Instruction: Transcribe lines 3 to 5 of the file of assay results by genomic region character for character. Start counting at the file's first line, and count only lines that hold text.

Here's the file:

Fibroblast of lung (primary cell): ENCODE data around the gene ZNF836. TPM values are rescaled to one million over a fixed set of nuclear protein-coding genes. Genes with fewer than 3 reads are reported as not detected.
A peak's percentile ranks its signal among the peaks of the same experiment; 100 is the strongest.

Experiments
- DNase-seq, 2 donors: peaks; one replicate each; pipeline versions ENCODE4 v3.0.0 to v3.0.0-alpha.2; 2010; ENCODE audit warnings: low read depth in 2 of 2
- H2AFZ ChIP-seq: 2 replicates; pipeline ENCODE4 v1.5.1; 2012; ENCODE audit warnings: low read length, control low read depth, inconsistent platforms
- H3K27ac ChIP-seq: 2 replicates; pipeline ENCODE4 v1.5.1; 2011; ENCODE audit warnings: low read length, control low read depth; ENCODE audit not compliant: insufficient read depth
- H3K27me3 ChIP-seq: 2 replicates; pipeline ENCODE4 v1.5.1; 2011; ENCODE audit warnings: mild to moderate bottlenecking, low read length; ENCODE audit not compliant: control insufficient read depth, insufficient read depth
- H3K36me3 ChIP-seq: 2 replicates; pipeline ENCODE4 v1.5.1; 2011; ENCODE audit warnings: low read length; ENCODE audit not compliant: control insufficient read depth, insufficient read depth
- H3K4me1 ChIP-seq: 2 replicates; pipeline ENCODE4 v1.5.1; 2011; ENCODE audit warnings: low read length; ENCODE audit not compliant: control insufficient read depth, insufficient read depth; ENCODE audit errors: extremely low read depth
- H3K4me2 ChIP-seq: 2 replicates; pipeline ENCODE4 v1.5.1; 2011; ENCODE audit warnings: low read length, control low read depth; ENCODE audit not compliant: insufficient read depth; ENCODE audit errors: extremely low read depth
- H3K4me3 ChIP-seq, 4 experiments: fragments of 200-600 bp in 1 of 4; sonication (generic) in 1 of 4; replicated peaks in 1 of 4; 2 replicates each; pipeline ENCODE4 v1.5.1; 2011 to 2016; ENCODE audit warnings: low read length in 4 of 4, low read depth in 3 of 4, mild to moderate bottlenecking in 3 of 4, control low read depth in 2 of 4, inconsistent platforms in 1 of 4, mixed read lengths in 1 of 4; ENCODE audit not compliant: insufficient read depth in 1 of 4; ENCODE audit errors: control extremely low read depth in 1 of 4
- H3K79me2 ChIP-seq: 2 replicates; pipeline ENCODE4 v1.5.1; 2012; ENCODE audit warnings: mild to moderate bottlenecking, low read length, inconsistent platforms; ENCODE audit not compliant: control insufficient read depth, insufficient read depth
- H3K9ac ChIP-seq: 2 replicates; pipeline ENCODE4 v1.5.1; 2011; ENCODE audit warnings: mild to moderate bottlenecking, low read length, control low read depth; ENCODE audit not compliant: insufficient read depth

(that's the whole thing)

Experiments
- DNase-seq, 2 donors: peaks; one replicate each; pipeline versions ENCODE4 v3.0.0 to v3.0.0-alpha.2; 2010; ENCODE audit warnings: low read depth in 2 of 2
- H2AFZ ChIP-seq: 2 replicates; pipeline ENCODE4 v1.5.1; 2012; ENCODE audit warnings: low read length, control low read depth, inconsistent platforms